1 Timothy 4:9
This is a faithful saying and worthy of all acceptation.
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(9) This is a faithful saying and worthy of all acceptation.—Again we have the striking formula which always calls attention to some great truth which, in the Church of the first days, had already obtained among the congregations a broad, if not a universal currency, as one of the great watchwords of the faith. Now we find one of these taken apparently from a Christian hymn, now from one of the public prayers or thanksgivings. The “faithful saying,” in this instance, was that “godliness,” that is, “active, living piety,” is profitable for all things, seeing it has the promise of the life that now is and of that which is to come.

1 Timothy 4:9-11. This — Concerning the advantage of godliness; is a faithful saying — A saying as important as it is true; and worthy of all acceptation — That is, of entire credit, and of the most earnest and continued attention and regard. For, therefore — On this account, because we are assured of the excellence and necessity of this godliness, and of the advantages attending it in time and in eternity; we both labour and suffer reproach — Take all manner of pains, and undergo all kinds of hardships, regarding neither wealth, nor honour, nor pleasure, nor any thing this world can offer; because we trust — Ηλπικαμεν, we have trusted, and at present do trust, (the word denoting continuation of action,) in the living God — Rest on him for the performance of his promises, fully persuaded he will give the life and felicity he has promised; who is the Saviour of all men — Saving them from many evils, and supplying them with manifold mercies; preserving them in this life, and willing to save them eternally; but especially — In a more eminent manner, is he the Saviour of those that believe — Saving them from their sins here, and from the consequences of them hereafter. These things command and teach — For they are of infinite importance.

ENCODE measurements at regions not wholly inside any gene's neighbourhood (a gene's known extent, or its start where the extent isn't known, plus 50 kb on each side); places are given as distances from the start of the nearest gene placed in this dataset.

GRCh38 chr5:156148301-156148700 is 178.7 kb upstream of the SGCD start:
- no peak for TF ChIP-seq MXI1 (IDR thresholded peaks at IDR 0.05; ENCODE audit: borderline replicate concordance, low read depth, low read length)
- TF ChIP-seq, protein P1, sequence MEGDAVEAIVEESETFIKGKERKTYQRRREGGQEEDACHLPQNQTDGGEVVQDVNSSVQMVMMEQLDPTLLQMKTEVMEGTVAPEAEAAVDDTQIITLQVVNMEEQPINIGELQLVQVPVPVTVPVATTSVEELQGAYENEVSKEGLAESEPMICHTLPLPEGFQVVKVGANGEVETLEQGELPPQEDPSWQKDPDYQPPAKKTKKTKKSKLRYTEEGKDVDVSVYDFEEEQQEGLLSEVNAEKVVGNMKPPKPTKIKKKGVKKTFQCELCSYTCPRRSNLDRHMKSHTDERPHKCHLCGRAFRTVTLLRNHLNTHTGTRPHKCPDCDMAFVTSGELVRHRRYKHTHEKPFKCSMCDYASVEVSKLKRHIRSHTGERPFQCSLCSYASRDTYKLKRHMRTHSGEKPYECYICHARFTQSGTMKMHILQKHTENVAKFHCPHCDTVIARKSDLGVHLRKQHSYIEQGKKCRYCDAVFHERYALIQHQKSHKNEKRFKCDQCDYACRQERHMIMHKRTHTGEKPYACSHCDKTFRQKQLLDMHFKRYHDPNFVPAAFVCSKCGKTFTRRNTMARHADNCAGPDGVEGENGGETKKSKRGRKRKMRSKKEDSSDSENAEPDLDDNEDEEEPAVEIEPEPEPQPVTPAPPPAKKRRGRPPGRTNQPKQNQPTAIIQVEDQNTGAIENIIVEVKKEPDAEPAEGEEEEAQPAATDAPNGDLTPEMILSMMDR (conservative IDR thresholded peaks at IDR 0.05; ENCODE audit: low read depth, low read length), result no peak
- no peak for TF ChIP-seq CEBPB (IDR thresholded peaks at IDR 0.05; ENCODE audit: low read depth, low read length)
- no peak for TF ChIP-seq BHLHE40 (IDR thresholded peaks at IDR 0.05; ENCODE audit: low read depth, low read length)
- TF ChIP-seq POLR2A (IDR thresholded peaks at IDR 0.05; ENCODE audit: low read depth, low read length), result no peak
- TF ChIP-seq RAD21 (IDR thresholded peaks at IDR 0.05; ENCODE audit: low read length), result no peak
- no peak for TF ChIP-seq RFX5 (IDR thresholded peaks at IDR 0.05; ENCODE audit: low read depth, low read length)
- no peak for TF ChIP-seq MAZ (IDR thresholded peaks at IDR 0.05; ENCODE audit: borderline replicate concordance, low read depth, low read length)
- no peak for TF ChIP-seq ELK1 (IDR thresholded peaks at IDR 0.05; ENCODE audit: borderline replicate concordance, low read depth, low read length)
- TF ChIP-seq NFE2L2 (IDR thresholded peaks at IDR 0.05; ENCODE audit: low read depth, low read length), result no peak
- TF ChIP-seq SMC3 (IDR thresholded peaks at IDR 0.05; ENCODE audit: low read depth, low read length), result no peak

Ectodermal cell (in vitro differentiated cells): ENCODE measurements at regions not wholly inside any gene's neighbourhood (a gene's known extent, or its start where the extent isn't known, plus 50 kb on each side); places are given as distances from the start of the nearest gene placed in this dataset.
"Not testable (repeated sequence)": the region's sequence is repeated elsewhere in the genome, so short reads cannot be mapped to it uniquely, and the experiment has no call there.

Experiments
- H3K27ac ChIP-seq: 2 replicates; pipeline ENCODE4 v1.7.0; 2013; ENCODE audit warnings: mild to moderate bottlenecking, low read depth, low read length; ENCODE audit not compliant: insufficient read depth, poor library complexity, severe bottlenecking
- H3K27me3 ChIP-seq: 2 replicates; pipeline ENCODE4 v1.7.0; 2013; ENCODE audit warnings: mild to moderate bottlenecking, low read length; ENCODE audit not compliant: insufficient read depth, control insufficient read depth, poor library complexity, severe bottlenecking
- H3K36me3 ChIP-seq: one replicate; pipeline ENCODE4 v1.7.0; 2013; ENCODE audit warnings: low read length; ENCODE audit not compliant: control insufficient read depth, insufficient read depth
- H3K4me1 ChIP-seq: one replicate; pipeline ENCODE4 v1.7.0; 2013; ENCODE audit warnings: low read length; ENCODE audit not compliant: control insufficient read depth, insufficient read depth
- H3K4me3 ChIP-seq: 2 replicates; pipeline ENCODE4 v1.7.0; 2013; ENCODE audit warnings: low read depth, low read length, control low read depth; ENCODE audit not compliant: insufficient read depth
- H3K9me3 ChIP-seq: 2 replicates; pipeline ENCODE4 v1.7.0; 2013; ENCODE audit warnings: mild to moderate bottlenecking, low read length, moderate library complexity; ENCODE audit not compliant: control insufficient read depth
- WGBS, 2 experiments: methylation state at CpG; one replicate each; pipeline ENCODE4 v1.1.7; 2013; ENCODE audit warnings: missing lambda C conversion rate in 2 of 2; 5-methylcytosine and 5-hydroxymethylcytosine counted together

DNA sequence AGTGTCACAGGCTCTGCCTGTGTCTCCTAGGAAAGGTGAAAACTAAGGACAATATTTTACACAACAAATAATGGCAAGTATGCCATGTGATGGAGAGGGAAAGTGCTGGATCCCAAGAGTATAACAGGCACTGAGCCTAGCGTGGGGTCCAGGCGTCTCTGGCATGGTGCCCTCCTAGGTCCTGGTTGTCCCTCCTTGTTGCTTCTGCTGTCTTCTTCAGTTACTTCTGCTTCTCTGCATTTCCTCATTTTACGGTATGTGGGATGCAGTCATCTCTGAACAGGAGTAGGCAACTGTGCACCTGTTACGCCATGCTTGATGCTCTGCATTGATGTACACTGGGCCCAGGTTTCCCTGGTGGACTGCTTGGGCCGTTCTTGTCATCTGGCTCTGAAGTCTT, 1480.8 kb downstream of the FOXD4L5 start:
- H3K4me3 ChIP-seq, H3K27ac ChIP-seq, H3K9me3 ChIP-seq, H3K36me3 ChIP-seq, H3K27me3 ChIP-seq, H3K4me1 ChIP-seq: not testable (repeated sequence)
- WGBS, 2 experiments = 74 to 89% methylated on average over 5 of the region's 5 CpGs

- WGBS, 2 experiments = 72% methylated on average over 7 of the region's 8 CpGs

4:6-10 Outward acts of self-denial profit little. What will it avail us to mortify the body, if we do not mortify sin? No diligence in mere outward things could be of much use. The gain of godliness lies much in the promise; and the promises to godly people relate partly to the life that now is, but especially to the life which is to come: though we lose for Christ, we shall not lose by him. If Christ be thus the Saviour of all men, then much more will he be the Rewarder of those who seek and serve him; he will provide well for those whom he has made new creatures.This is a faithful saying - see the notes on 1 Timothy 1:15. 9. (1Ti 1:15). This verse (Greek), "faithful is the saying, " &c. confirms the assertion as to the "promise" attached to "godliness," 1Ti 4:8, and forms a prefatory introduction to 1Ti 4:10, which is joined to 1Ti 4:9 by "For." So 2Ti 2:11. Godly men seem to suffer loss as to this life: Paul hereby refutes the notion [Bengel]. "God is the Saviour specially of those that believe" (1Ti 4:10), both as to "the life that now is," and also as to "the life which is to come" (1Ti 4:8). This saying about the advantage of godliness is true, and worthy to be received of all men. See the notes on 1 Timothy 1:15, where the same words are applied to the great proposition of the gospel: That Christ came into the world to save sinners. That Christ came into the world to save sinners, and that such sinners as from ungodly will become godly, and persevere in the practice of godliness, shall be happy in this life, and saved in the life to come, are two faithful and remarkable sayings, worthy the acceptation of all reasonable creatures.